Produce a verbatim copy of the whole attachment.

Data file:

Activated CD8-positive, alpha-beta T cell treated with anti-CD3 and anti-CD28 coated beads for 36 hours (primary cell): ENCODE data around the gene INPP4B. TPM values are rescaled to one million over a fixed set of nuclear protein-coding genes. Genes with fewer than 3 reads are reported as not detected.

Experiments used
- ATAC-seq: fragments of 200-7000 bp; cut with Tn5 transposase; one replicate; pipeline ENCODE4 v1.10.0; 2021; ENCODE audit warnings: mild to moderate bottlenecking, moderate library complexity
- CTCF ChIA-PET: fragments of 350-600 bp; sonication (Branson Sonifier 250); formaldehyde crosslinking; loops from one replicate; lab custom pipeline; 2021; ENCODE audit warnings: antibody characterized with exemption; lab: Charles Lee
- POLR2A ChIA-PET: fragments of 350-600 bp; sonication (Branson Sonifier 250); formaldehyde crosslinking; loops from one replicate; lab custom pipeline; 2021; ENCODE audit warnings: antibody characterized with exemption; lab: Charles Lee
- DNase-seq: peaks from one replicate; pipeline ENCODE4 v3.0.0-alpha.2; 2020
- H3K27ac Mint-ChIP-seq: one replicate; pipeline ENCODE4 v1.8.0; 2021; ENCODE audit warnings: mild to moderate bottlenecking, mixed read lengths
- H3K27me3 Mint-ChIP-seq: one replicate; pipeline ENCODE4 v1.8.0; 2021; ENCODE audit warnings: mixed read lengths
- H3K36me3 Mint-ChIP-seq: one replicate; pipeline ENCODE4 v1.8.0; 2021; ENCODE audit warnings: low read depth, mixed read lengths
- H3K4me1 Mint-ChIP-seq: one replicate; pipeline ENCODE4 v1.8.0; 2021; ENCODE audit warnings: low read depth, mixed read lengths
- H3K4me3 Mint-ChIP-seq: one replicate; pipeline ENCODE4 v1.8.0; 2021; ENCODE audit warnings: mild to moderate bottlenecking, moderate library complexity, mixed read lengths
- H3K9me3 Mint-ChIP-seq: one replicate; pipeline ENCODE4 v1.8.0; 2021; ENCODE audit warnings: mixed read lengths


Activated CD8-positive, alpha-beta T cell treated with anti-CD3 and anti-CD28 coated beads for 36 hours (primary cell): ENCODE data around the gene INPP4B. TPM values are rescaled to one million over a fixed set of nuclear protein-coding genes. Genes with fewer than 3 reads are reported as not detected.

Experiments used
- ATAC-seq: fragments of 200-7000 bp; cut with Tn5 transposase; one replicate; pipeline ENCODE4 v1.10.0; 2021; ENCODE audit warnings: mild to moderate bottlenecking, moderate library complexity
- CTCF ChIA-PET: fragments of 350-600 bp; sonication (Branson Sonifier 250); formaldehyde crosslinking; loops from one replicate; lab custom pipeline; 2021; ENCODE audit warnings: antibody characterized with exemption; lab: Charles Lee
- POLR2A ChIA-PET: fragments of 350-600 bp; sonication (Branson Sonifier 250); formaldehyde crosslinking; loops from one replicate; lab custom pipeline; 2021; ENCODE audit warnings: antibody characterized with exemption; lab: Charles Lee
- DNase-seq: peaks from one replicate; pipeline ENCODE4 v3.0.0-alpha.2; 2020
- H3K27ac Mint-ChIP-seq: one replicate; pipeline ENCODE4 v1.8.0; 2021; ENCODE audit warnings: mild to moderate bottlenecking, mixed read lengths
- H3K27me3 Mint-ChIP-seq: one replicate; pipeline ENCODE4 v1.8.0; 2021; ENCODE audit warnings: mixed read lengths
- H3K36me3 Mint-ChIP-seq: one replicate; pipeline ENCODE4 v1.8.0; 2021; ENCODE audit warnings: low read depth, mixed read lengths
- H3K4me1 Mint-ChIP-seq: one replicate; pipeline ENCODE4 v1.8.0; 2021; ENCODE audit warnings: low read depth, mixed read lengths
- H3K4me3 Mint-ChIP-seq: one replicate; pipeline ENCODE4 v1.8.0; 2021; ENCODE audit warnings: mild to moderate bottlenecking, moderate library complexity, mixed read lengths
- H3K9me3 Mint-ChIP-seq: one replicate; pipeline ENCODE4 v1.8.0; 2021; ENCODE audit warnings: mixed read lengths